Special Issue "Molecular Profiling of Lung Cancer"

A special issue of Cancers (ISSN 2072-6694).

Deadline for manuscript submissions: 31 March 2019

Special Issue Editor

Guest Editor
Dr. Kentaro Inamura

Division of Pathology, The Cancer Institute, Japanese Foundation for Cancer Research, 3-8-31 Ariake, Koto-ku, Tokyo 135-8550, Japan
Website | E-Mail
Interests: molecular/surgical pathology; lung cancer; urological (kidney, prostate, urinary bladder) cancer; colorectal cancer; microRNA; non-coding RNA

Special Issue Information

Dear Colleagues,

High-throughput technologies have enabled the molecular profiling of lung cancer, allowing for refined risk assessments, as well as the development of non-invasive screening methods or therapeutic interventions for lung cancer. The objective of this Special Issue is to publish the latest findings in the molecular profiling/signatures of lung cancer aimed toward clinical implementation.

Topics of this Special Issue include, but are not limited to:

  • Molecular profiling/signatures that can classify lung cancers into specific subtypes with different clinical outcomes or sensitivities to specific treatments (e.g., molecular-targeted therapy, immune checkpoint inhibitor, neoadjuvant chemotherapy, and so forth). Molecular characteristics related to sensitivity to immunotherapy are of interest.
  • Molecular profiling/characterization of specific lung cancer subtypes: Adenocarcinoma with specific driver mutations may develop, progress, or metastasize via specific molecular pathways.
  • Molecular profiling/signatures that allow the determination of useful biomarkers for liquid biopsy. Liquid biopsy is an emerging and promising non-invasive screening method.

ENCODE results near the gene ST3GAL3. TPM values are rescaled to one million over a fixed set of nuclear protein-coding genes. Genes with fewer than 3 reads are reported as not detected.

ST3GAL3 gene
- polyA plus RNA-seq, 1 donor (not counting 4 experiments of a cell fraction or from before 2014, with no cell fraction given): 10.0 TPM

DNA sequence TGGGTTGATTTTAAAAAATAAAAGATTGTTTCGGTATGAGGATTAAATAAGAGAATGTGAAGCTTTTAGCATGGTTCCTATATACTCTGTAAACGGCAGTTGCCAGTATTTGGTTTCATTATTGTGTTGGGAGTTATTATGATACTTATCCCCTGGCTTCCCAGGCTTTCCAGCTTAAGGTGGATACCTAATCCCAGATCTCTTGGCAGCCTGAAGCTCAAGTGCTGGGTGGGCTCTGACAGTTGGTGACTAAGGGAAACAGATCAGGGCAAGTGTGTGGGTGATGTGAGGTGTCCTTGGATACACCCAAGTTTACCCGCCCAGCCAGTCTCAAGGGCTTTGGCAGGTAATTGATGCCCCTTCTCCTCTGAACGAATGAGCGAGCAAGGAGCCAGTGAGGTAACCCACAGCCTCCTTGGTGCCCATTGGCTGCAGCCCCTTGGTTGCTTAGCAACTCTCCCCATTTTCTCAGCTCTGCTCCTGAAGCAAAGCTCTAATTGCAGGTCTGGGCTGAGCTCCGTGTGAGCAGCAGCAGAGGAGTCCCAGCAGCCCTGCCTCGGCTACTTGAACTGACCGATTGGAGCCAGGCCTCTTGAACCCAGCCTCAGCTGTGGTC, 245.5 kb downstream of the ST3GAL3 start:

• Molecular profiling/signatures that allow the determination of key molecules in specific pathways (e.g., downstream pathway of multiple classes of growth factor receptors).
  • Molecular profiling/signatures that allow the determination of biomarkers for specific clinicopathological characteristics (e.g., clinical outcomes).
  • Molecular profiling/signatures that allow the determination of biomarkers for acquired resistance to specific drugs (e.g., tyrosine kinase inhibitors, immune checkpoint inhibitors, and so forth).
  • Molecular profiling/signatures of the normal-looking lung tissue surrounding the lung cancer (field cancerization).

Target topics (examples are described above) are comprehensive and will give a thorough view of the increasing knowledge of molecular profiling/signatures of lung cancer.

Dr. Kentaro Inamura
Guest Editor

Manuscript Submission Information

Manuscripts should be submitted online at www.mdpi.com by registering and logging in to this website. Once you are registered, click here to go to the submission form. Manuscripts can be submitted until the deadline. All papers will be peer-reviewed. Accepted papers will be published continuously in the journal (as soon as accepted) and will be listed together on the special issue website. Research articles, review articles as well as short communications are invited. For planned papers, a title and short abstract (about 100 words) can be sent to the Editorial Office for announcement on this website.

Submitted manuscripts should not have been published previously, nor be under consideration for publication elsewhere (except conference proceedings papers). All manuscripts are thoroughly refereed through a single-blind peer-review process. A guide for authors and other relevant information for submission of manuscripts is available on the Instructions for Authors page. Cancers is an international peer-reviewed open access monthly journal published by MDPI.

Please visit the Instructions for Authors page before submitting a manuscript. The Article Processing Charge (APC) for publication in this open access journal is 1800 CHF (Swiss Francs). Submitted papers should be well formatted and use good English. Authors may use MDPI's English editing service prior to publication or during author revisions.

Published Papers (4 papers)

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Research

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Open AccessArticle Liquid Biopsies in Lung Cancer: Four Emerging Technologies and Potential Clinical Applications
Cancers 2019, 11(3), 331; https://doi.org/10.3390/cancers11030331
Received: 1 February 2019 / Accepted: 28 February 2019 / Published: 7 March 2019
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Abstract